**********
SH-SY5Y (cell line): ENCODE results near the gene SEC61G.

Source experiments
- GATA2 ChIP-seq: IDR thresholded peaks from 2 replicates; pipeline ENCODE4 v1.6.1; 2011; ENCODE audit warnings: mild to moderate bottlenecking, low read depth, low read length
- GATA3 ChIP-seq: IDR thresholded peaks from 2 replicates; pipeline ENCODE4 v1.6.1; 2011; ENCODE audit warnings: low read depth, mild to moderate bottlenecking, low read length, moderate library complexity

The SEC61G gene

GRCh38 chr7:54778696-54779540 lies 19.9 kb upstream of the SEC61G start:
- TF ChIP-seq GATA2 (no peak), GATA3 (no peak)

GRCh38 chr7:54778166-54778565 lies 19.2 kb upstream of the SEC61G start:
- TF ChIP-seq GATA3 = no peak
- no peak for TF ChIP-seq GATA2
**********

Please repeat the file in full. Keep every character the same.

SH-SY5Y (cell line): ENCODE results near the gene SEC61G.

Source experiments
- GATA2 ChIP-seq: IDR thresholded peaks from 2 replicates; pipeline ENCODE4 v1.6.1; 2011; ENCODE audit warnings: mild to moderate bottlenecking, low read depth, low read length
- GATA3 ChIP-seq: IDR thresholded peaks from 2 replicates; pipeline ENCODE4 v1.6.1; 2011; ENCODE audit warnings: low read depth, mild to moderate bottlenecking, low read length, moderate library complexity

The SEC61G gene

GRCh38 chr7:54778696-54779540 lies 19.9 kb upstream of the SEC61G start:
- TF ChIP-seq GATA2 (no peak), GATA3 (no peak)

GRCh38 chr7:54778166-54778565 lies 19.2 kb upstream of the SEC61G start:
- TF ChIP-seq GATA3 = no peak
- no peak for TF ChIP-seq GATA2